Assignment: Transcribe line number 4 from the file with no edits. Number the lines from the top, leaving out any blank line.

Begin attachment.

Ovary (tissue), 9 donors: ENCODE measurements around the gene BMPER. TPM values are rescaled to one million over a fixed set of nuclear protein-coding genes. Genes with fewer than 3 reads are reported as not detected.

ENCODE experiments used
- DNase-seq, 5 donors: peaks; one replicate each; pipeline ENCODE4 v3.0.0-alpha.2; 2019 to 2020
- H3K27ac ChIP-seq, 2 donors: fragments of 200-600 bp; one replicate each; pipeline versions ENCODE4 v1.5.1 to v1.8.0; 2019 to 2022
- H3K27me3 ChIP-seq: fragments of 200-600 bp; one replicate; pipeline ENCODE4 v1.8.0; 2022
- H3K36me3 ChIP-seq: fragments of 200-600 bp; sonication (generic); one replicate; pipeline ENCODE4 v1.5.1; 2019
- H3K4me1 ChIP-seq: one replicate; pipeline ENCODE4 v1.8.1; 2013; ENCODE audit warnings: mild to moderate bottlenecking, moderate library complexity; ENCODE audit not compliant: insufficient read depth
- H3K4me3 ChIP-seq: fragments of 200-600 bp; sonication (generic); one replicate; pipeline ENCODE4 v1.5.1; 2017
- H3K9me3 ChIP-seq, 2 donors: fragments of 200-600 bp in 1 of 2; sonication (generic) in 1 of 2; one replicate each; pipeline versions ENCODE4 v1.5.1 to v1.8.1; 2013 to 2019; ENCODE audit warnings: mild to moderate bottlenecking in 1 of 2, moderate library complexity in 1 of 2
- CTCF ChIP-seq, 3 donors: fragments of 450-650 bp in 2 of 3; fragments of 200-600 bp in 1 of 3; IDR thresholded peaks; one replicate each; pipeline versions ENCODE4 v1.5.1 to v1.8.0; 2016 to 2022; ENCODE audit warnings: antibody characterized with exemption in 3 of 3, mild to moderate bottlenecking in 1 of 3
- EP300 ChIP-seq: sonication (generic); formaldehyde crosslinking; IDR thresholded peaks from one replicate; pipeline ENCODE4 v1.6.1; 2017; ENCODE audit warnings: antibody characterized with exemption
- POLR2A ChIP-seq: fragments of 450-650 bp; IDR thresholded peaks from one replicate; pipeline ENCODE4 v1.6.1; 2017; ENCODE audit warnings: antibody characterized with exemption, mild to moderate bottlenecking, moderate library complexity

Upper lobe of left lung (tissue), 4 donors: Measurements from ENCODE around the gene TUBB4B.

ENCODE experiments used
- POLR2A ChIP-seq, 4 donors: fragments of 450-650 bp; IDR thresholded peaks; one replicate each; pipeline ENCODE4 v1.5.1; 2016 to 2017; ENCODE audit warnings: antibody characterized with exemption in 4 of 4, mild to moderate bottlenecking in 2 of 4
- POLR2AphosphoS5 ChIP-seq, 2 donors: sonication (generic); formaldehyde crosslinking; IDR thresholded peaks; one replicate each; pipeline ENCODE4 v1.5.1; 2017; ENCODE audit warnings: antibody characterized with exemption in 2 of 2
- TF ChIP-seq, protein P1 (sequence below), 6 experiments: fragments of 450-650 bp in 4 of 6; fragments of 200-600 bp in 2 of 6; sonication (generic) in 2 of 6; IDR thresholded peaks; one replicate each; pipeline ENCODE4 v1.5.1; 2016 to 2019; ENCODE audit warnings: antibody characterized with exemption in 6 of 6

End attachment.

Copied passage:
- H3K27ac ChIP-seq, 2 donors: fragments of 200-600 bp; one replicate each; pipeline versions ENCODE4 v1.5.1 to v1.8.0; 2019 to 2022